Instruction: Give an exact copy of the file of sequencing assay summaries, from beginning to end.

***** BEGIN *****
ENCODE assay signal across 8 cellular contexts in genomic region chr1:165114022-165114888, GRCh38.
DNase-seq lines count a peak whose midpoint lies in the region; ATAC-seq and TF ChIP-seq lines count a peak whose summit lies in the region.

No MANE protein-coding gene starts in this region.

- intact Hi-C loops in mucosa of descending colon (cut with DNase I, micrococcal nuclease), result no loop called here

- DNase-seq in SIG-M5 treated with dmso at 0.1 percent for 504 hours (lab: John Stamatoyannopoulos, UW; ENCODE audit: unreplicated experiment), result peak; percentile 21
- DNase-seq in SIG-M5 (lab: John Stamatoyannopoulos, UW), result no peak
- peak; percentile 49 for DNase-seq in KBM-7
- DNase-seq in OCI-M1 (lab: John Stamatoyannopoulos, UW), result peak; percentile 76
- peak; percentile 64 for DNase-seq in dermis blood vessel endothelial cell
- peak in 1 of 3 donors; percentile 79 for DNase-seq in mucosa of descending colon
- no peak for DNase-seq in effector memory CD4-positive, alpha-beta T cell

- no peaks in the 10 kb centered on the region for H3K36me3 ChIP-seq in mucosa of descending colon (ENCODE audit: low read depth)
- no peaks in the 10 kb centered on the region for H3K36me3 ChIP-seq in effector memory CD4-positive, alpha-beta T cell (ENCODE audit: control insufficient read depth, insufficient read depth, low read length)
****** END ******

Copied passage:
ENCODE assay signal across 8 cellular contexts in genomic region chr1:165114022-165114888, GRCh38.
DNase-seq lines count a peak whose midpoint lies in the region; ATAC-seq and TF ChIP-seq lines count a peak whose summit lies in the region.

No MANE protein-coding gene starts in this region.

- intact Hi-C loops in mucosa of descending colon (cut with DNase I, micrococcal nuclease), result no loop called here

- DNase-seq in SIG-M5 treated with dmso at 0.1 percent for 504 hours (lab: John Stamatoyannopoulos, UW; ENCODE audit: unreplicated experiment), result peak; percentile 21
- DNase-seq in SIG-M5 (lab: John Stamatoyannopoulos, UW), result no peak
- peak; percentile 49 for DNase-seq in KBM-7
- DNase-seq in OCI-M1 (lab: John Stamatoyannopoulos, UW), result peak; percentile 76
- peak; percentile 64 for DNase-seq in dermis blood vessel endothelial cell
- peak in 1 of 3 donors; percentile 79 for DNase-seq in mucosa of descending colon
- no peak for DNase-seq in effector memory CD4-positive, alpha-beta T cell

- no peaks in the 10 kb centered on the region for H3K36me3 ChIP-seq in mucosa of descending colon (ENCODE audit: low read depth)
- no peaks in the 10 kb centered on the region for H3K36me3 ChIP-seq in effector memory CD4-positive, alpha-beta T cell (ENCODE audit: control insufficient read depth, insufficient read depth, low read length)